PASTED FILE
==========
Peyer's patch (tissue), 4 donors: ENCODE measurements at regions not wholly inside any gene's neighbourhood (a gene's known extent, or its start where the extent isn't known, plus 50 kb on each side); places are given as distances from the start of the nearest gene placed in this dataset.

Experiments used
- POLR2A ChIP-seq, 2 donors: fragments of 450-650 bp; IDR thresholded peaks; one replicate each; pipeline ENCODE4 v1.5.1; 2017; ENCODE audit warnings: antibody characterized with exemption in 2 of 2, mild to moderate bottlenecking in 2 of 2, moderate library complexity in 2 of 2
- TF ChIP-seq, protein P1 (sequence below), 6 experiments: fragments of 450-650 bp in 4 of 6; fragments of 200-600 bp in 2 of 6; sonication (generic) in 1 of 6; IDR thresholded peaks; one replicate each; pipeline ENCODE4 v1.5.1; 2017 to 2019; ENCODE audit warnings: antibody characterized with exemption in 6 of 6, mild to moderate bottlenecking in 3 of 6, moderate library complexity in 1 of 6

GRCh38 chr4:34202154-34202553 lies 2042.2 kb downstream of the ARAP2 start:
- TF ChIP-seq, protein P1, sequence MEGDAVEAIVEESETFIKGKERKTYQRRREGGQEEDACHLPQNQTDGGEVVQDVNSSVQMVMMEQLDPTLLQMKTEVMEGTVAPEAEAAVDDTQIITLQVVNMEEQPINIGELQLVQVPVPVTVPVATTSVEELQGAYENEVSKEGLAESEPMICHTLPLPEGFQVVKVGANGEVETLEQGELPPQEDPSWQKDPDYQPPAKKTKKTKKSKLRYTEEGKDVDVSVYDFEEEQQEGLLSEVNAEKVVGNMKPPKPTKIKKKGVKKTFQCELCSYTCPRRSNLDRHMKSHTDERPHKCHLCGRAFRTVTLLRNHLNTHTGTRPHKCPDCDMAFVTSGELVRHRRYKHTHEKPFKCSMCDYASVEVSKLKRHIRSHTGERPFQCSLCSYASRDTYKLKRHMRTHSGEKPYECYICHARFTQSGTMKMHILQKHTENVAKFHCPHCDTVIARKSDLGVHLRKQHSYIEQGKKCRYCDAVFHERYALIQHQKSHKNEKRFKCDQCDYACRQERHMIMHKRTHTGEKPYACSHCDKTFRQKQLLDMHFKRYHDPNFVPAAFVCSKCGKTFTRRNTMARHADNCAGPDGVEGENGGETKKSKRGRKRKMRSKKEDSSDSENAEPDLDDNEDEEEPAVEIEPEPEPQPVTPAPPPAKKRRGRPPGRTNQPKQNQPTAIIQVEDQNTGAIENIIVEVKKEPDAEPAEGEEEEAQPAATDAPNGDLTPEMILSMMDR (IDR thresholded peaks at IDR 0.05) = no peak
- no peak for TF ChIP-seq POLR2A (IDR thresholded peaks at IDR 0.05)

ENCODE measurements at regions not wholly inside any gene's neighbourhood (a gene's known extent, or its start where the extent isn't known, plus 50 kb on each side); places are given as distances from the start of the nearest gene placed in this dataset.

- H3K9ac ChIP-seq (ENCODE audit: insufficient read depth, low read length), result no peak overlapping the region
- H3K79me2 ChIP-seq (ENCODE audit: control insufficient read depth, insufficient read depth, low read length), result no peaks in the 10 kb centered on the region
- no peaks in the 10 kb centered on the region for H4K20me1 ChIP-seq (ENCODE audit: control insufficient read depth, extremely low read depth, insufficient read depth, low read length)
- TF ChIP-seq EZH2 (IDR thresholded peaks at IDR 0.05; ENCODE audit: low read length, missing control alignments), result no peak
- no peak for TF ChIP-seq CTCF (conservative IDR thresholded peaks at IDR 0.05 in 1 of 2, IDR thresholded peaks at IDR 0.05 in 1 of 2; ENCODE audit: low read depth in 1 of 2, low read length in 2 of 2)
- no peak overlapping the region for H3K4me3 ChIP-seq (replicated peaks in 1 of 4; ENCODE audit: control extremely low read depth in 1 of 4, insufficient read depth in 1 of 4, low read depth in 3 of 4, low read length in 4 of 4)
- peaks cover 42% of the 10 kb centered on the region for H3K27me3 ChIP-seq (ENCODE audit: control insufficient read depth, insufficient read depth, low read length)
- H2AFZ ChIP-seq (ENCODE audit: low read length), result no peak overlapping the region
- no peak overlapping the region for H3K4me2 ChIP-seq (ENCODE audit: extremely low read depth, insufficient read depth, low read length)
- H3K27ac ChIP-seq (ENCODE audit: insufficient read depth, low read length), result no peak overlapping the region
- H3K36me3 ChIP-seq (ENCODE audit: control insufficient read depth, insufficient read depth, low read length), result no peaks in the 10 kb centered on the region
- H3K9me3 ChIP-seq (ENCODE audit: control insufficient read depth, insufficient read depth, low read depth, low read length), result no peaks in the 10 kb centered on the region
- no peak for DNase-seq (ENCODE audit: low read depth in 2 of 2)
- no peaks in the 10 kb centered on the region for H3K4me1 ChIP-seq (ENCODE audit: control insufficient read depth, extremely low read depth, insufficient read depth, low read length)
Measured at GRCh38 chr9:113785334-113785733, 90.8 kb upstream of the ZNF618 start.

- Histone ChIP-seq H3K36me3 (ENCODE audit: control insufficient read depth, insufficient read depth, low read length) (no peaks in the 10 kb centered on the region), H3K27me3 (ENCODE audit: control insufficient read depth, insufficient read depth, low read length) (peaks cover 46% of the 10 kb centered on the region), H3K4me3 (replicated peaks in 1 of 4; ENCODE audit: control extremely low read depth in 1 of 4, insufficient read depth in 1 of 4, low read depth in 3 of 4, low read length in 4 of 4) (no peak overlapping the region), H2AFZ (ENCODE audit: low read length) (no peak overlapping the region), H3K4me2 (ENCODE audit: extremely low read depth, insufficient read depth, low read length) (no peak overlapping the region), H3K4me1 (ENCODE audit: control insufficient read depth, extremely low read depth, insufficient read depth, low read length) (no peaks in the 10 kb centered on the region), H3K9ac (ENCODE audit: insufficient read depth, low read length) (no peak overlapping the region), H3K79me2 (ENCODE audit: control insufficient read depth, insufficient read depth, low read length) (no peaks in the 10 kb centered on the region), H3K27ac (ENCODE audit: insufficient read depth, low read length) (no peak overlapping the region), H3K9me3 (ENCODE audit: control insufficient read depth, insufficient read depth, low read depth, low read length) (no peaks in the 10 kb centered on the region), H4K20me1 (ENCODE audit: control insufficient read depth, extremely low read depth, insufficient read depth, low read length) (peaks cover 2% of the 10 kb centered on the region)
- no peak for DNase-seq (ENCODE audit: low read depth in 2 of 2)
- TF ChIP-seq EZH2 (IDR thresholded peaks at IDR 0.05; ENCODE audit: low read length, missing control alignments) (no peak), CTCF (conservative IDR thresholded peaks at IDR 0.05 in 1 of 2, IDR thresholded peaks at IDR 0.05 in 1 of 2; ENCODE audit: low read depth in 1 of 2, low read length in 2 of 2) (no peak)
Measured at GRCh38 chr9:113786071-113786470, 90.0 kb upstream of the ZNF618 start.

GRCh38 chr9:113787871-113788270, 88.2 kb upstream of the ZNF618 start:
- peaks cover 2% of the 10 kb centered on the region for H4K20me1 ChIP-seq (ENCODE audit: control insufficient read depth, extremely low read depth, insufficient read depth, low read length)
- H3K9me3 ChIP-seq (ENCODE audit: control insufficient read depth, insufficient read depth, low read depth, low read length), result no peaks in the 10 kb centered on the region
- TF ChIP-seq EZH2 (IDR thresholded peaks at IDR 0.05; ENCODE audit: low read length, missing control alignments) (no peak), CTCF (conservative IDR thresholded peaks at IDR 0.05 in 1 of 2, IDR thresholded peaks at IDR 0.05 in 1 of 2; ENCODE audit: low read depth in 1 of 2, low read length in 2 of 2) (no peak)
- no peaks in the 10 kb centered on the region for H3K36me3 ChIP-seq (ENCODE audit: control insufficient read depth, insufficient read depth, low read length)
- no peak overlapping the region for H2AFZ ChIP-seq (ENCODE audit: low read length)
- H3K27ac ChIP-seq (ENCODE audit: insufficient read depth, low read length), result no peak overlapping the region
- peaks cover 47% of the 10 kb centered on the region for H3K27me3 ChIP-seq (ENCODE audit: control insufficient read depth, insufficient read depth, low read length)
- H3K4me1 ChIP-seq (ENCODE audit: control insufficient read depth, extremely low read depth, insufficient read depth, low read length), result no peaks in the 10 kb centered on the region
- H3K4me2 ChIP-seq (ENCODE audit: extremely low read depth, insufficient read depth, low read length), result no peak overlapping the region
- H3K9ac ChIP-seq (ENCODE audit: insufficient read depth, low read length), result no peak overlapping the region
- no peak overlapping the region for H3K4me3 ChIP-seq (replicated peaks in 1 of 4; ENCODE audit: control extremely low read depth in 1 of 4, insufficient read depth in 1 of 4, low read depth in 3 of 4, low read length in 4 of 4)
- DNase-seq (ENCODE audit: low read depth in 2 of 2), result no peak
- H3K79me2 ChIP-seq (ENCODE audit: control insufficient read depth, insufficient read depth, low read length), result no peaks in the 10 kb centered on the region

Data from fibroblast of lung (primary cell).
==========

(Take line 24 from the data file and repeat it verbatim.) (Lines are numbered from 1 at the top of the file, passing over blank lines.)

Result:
- Histone ChIP-seq H3K36me3 (ENCODE audit: control insufficient read depth, insufficient read depth, low read length) (no peaks in the 10 kb centered on the region), H3K27me3 (ENCODE audit: control insufficient read depth, insufficient read depth, low read length) (peaks cover 46% of the 10 kb centered on the region), H3K4me3 (replicated peaks in 1 of 4; ENCODE audit: control extremely low read depth in 1 of 4, insufficient read depth in 1 of 4, low read depth in 3 of 4, low read length in 4 of 4) (no peak overlapping the region), H2AFZ (ENCODE audit: low read length) (no peak overlapping the region), H3K4me2 (ENCODE audit: extremely low read depth, insufficient read depth, low read length) (no peak overlapping the region), H3K4me1 (ENCODE audit: control insufficient read depth, extremely low read depth, insufficient read depth, low read length) (no peaks in the 10 kb centered on the region), H3K9ac (ENCODE audit: insufficient read depth, low read length) (no peak overlapping the region), H3K79me2 (ENCODE audit: control insufficient read depth, insufficient read depth, low read length) (no peaks in the 10 kb centered on the region), H3K27ac (ENCODE audit: insufficient read depth, low read length) (no peak overlapping the region), H3K9me3 (ENCODE audit: control insufficient read depth, insufficient read depth, low read depth, low read length) (no peaks in the 10 kb centered on the region), H4K20me1 (ENCODE audit: control insufficient read depth, extremely low read depth, insufficient read depth, low read length) (peaks cover 2% of the 10 kb centered on the region)